UNIVERSITY OF ARIZONA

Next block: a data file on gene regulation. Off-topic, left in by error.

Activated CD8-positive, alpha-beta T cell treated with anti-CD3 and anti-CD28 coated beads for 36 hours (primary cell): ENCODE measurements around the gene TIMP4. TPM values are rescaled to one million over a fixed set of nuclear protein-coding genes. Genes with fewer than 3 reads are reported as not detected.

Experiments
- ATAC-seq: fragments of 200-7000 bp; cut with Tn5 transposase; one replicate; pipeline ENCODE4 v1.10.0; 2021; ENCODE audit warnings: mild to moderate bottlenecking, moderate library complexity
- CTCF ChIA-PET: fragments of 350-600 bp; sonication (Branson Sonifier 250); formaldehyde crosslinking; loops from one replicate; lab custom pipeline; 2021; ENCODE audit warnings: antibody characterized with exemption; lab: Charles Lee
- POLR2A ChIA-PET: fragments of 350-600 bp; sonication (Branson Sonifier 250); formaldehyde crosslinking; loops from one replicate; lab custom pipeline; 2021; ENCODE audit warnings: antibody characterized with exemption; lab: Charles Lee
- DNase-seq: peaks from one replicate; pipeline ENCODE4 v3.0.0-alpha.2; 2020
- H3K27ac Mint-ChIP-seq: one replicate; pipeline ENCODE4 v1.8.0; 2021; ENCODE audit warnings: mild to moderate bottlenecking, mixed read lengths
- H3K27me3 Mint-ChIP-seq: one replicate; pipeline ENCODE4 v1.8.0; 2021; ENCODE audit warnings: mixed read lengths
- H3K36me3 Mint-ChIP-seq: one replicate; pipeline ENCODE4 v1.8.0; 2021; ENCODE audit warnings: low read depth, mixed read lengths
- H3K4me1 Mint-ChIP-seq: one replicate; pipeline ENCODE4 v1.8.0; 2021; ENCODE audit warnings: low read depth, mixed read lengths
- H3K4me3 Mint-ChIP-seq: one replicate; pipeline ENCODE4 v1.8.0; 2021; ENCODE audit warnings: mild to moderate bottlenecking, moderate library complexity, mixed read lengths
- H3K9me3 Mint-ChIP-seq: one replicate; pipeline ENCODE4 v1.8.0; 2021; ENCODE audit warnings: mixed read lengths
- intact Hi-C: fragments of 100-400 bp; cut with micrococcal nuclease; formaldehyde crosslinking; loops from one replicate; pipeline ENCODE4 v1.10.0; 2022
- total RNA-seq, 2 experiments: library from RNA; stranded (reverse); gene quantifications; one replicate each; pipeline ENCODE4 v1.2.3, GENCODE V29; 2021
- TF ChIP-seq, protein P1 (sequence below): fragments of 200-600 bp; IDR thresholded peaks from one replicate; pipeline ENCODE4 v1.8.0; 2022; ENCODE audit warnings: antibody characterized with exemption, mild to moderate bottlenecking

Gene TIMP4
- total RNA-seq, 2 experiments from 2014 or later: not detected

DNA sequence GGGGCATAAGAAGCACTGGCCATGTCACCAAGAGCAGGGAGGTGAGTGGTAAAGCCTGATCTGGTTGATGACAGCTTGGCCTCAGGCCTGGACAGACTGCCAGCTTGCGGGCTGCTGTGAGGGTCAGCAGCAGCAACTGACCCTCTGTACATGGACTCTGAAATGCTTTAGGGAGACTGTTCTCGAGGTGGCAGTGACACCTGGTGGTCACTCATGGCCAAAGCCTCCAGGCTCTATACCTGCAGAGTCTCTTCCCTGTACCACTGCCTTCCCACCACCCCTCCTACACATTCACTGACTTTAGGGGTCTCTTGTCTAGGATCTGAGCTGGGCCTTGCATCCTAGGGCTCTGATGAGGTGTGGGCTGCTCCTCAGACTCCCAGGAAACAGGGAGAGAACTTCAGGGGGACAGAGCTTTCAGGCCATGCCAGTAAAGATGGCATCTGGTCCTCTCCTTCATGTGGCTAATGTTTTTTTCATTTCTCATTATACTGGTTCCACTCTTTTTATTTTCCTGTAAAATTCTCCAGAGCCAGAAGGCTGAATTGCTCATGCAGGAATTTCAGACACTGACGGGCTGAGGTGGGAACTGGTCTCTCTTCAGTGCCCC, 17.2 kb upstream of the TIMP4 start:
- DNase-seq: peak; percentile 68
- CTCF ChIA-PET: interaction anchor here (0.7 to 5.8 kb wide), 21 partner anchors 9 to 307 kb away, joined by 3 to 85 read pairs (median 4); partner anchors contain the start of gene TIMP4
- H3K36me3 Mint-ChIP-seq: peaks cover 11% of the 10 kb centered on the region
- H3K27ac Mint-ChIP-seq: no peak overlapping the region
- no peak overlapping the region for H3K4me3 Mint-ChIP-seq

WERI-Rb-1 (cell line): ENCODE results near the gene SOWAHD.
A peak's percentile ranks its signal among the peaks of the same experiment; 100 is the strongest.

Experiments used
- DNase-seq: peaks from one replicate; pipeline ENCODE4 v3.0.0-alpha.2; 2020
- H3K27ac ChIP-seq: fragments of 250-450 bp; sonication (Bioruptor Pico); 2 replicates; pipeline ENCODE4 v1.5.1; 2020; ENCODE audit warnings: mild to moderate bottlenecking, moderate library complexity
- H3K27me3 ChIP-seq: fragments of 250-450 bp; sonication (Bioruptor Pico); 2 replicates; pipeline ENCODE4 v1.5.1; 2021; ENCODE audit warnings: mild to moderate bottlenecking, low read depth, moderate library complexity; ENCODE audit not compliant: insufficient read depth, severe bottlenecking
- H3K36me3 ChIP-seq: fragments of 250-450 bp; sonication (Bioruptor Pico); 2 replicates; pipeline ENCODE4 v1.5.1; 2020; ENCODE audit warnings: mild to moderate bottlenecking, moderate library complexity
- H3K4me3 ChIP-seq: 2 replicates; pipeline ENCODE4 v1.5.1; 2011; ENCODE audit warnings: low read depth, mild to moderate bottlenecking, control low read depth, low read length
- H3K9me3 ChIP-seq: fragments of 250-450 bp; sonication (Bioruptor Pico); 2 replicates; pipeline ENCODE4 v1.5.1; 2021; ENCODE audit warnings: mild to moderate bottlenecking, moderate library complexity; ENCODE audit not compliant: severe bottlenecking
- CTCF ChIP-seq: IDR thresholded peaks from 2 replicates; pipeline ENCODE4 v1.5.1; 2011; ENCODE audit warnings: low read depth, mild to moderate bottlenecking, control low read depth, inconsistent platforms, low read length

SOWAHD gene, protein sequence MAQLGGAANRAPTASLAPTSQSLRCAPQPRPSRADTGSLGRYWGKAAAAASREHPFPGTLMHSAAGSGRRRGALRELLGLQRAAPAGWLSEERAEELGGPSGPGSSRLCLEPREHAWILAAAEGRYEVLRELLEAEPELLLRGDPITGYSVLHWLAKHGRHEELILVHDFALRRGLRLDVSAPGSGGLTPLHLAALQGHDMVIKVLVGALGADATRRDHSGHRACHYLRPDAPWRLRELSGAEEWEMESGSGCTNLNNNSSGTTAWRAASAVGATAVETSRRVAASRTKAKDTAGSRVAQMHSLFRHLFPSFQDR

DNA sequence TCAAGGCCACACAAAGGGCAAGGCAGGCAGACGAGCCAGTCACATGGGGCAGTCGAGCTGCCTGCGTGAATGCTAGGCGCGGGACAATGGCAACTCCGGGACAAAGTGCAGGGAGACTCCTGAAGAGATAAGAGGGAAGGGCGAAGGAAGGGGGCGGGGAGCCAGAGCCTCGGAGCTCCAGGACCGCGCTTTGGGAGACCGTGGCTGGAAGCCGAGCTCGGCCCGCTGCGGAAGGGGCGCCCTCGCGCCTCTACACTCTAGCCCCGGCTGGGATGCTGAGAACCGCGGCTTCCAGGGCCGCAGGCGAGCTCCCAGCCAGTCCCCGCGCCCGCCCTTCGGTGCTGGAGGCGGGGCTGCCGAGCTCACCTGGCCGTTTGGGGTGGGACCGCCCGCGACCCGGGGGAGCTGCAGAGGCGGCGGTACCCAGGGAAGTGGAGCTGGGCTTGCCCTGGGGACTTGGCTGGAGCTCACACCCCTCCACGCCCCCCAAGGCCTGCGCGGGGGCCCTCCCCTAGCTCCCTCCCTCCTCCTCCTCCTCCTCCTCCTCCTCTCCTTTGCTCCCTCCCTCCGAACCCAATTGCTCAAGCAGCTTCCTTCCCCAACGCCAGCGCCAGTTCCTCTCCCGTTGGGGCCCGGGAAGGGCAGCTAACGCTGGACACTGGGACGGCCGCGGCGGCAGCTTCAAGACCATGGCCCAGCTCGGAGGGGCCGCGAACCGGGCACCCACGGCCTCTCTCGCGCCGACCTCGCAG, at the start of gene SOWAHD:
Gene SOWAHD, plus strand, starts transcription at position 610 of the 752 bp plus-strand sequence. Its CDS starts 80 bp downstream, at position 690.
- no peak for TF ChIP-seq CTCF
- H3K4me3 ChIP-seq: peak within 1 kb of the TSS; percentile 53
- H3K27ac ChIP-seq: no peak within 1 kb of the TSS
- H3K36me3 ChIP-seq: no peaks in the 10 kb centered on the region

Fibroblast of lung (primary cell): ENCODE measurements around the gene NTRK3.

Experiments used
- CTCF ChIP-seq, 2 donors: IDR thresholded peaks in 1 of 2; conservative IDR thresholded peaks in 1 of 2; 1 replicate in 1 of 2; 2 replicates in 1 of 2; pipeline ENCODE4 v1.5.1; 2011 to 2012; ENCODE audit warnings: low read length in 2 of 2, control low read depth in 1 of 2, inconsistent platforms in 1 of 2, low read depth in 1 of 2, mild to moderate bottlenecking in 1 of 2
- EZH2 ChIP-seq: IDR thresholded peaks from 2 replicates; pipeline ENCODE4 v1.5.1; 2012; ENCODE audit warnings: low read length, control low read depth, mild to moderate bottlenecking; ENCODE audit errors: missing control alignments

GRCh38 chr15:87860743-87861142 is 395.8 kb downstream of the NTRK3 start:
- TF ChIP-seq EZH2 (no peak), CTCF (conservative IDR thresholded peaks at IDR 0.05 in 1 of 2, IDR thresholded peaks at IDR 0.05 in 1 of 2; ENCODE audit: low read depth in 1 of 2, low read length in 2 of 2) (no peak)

Vortex dynamics in fluids and superfluids lie at the hearts of many important phenomena in physics, including turbulence and the breakdown of superconductivity. While successful models of the bulk properties of such phenomena have been produced, detailed microscopic descriptions that include the roles of vortices have been exceptionally difficult to develop. This NSF award supports research aimed at filling this crucial niche through the experimental study of Bose-Einstein condensates. Made of millions of trapped atoms in an ultracold vapor, Bose-Einstein condensates can be manipulated and detected in the laboratory with microscopic precision, and theoretically understood and modeled with techniques utilizing microscopic descriptions of atomic interactions and quantum mechanics. As the coldest known objects in the universe, dilute-gas condensates also act as coherent fluids and can be used to study fluid and superfluid phenomena in ways not possible before their first experimental observations in 1995. This research program integrates NSF-supported laboratory work with the theoretical efforts of international colleagues into a larger collaborative investigation of turbulence physics, phase transition dynamics, and new vortex creation and manipulation mechanisms in gaseous superfluids. This work pieces together some of the most difficult parts of the larger puzzle of building a microscopic understanding of vortex behavior, turbulence, and related phenomena in fluids and superfluids. The results of this research are thus expected to have significant and exciting broader impacts in the development of physics as a discipline, and in a wide area of specific fundamental and applied physics topics. By investigating new techniques for vortex manipulation, this study will also develop tools of utility to potential future techniques utilizing quantum-level information processing. As the education of students is certainly one of the most important aspects of federally sponsored research, this project involves undergraduate and graduate students; the education of both groups is key to maintaining national and international strength in science and technology. The majority of this award is allocated to the financial support of graduate students in order to teach these students state-of-the-art experimental techniques in a cutting-edge area of research, and more generally how to do high-quality independent research. These graduate students will carry on a tradition of technical excellence as they eventually merge into other laboratory settings, and will be suited to effectively teach research skills to future generations of graduate students.